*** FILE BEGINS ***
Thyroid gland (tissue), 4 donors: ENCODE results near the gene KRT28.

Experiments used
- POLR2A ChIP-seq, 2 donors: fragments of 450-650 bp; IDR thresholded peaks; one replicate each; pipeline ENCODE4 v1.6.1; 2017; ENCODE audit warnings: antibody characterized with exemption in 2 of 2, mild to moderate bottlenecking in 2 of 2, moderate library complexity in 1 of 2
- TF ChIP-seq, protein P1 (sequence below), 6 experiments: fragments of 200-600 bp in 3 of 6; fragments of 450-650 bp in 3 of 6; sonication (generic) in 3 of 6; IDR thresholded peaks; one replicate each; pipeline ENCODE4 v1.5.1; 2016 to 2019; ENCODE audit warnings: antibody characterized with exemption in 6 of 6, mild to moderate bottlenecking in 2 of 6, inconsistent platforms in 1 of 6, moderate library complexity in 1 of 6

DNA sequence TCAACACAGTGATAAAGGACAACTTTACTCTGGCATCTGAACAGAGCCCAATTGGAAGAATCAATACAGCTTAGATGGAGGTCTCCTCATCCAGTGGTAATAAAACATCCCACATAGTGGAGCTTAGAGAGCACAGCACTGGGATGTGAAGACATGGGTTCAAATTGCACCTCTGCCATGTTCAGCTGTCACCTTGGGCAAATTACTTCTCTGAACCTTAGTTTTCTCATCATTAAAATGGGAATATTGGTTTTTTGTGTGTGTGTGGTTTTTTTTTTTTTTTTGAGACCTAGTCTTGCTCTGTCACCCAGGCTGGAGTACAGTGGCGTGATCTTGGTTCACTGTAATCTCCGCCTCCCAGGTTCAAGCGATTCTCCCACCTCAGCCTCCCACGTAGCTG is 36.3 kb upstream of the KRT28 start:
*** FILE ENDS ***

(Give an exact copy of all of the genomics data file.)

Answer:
Thyroid gland (tissue), 4 donors: ENCODE results near the gene KRT28.

Experiments used
- POLR2A ChIP-seq, 2 donors: fragments of 450-650 bp; IDR thresholded peaks; one replicate each; pipeline ENCODE4 v1.6.1; 2017; ENCODE audit warnings: antibody characterized with exemption in 2 of 2, mild to moderate bottlenecking in 2 of 2, moderate library complexity in 1 of 2
- TF ChIP-seq, protein P1 (sequence below), 6 experiments: fragments of 200-600 bp in 3 of 6; fragments of 450-650 bp in 3 of 6; sonication (generic) in 3 of 6; IDR thresholded peaks; one replicate each; pipeline ENCODE4 v1.5.1; 2016 to 2019; ENCODE audit warnings: antibody characterized with exemption in 6 of 6, mild to moderate bottlenecking in 2 of 6, inconsistent platforms in 1 of 6, moderate library complexity in 1 of 6

DNA sequence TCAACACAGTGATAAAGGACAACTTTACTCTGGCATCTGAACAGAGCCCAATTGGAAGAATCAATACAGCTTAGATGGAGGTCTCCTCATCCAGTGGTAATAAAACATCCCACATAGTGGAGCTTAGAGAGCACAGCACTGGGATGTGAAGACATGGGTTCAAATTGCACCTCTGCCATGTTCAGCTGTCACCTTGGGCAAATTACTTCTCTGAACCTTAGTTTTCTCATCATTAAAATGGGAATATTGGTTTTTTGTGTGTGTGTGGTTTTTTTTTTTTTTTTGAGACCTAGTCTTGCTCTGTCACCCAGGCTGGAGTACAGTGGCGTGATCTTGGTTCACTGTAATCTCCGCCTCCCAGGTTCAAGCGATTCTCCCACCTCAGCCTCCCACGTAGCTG is 36.3 kb upstream of the KRT28 start: